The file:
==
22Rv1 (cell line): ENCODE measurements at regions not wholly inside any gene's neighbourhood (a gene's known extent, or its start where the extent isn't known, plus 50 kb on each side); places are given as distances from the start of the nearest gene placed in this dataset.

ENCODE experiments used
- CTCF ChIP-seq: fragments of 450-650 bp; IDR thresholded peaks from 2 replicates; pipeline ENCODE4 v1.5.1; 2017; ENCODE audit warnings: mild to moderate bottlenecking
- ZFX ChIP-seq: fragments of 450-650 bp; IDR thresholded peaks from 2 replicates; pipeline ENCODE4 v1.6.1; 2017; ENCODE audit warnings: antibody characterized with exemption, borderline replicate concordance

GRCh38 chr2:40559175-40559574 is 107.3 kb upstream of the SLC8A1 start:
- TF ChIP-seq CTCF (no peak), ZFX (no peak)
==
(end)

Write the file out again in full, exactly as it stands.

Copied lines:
22Rv1 (cell line): ENCODE measurements at regions not wholly inside any gene's neighbourhood (a gene's known extent, or its start where the extent isn't known, plus 50 kb on each side); places are given as distances from the start of the nearest gene placed in this dataset.

ENCODE experiments used
- CTCF ChIP-seq: fragments of 450-650 bp; IDR thresholded peaks from 2 replicates; pipeline ENCODE4 v1.5.1; 2017; ENCODE audit warnings: mild to moderate bottlenecking
- ZFX ChIP-seq: fragments of 450-650 bp; IDR thresholded peaks from 2 replicates; pipeline ENCODE4 v1.6.1; 2017; ENCODE audit warnings: antibody characterized with exemption, borderline replicate concordance

GRCh38 chr2:40559175-40559574 is 107.3 kb upstream of the SLC8A1 start:
- TF ChIP-seq CTCF (no peak), ZFX (no peak)